Without qualification, Stern subscribes to the philosophy that if you’re making people mad, you must be doing something right. Twenty-five years after the fact, we’re developing a keener understanding that it’s more about making the right people mad by lobbing your punches in a sporting direction. To his credit, he’s made efforts to evolve, doing away with the racist caricatures. The call-in personality formerly known as Wendy the Retard — one of the menagerie of oddballs collected under the aegis of the Wack Pack, Stern’s stable of dysfunctional weirdoes he loves like John Waters does his Dreamlanders — has been rechristened Wendy the Slow Adult. Even so, he’s cleared a path for bad-faith operators along the lines of Joe Rogan and the hellhounds of Barstool, using his manufactured untamable-rebel antagonism to more harmful ends than getting women’s tops off.
“Without qualification, Stern subscribes to the philosophy that if you’re making people mad, you must be doing something right.”
The funny thing about Private Parts is how it’s a work of memoir that ends about a quarter of the way through its story. His marriage to Alison forms the emotional throughline under his fratty dirtbag-ism; she goes into labor at an outdoor festival in his honor, and he proves that he still has a grain of decency by ditching to go with her. They’d separate two years after the movie debuted, though, and file for divorce two years after that. Stern’s beefing with his C-suite overlords would worsen, until he got the last laugh by ditching terrestrial radio for a new gig at satellite giant Sirius for half of one billion dollars. But the most important part of his coda lies in the culture he’s left in his wake, a legion of controversy-courting talking heads mirroring Stern’s sense of puffed-up self-importance. Unlike the OG a-hole, they lack his willingness to own his shittiness, styling themselves as prophets or saviors rather than farting enthusiasts getting the better of management. Stern knows he’s scummy, and he wants us to know, too. Relative to the bastard generation of charlatans and far-right creeps coming up behind him, it almost looks like a virtue.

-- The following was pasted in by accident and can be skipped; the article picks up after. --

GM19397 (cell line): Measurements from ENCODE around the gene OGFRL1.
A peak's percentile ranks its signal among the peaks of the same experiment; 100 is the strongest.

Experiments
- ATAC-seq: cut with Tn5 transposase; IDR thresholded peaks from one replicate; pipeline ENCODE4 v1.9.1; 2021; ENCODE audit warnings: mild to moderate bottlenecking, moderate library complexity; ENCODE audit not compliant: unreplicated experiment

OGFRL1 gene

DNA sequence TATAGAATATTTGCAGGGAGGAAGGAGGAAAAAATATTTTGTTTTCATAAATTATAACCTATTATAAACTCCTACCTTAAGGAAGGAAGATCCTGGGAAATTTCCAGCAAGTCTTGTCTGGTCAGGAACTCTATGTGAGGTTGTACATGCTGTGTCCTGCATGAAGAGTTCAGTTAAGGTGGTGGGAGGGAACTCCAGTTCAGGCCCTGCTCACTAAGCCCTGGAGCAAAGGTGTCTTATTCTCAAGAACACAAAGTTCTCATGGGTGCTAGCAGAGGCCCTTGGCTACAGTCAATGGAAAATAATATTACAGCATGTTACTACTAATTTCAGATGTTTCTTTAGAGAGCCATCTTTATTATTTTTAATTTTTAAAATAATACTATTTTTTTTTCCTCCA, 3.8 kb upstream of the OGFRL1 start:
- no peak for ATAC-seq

Charles Bramesco (@intothecrevassse) is a film and television critic living in Brooklyn. In addition to Decider, his work has also appeared in the New York Times, the Guardian, Rolling Stone, Vanity Fair, Newsweek, Nylon, Vulture, The A.V. Club, Vox, and plenty of other semi-reputable publications. His favorite film is Boogie Nights.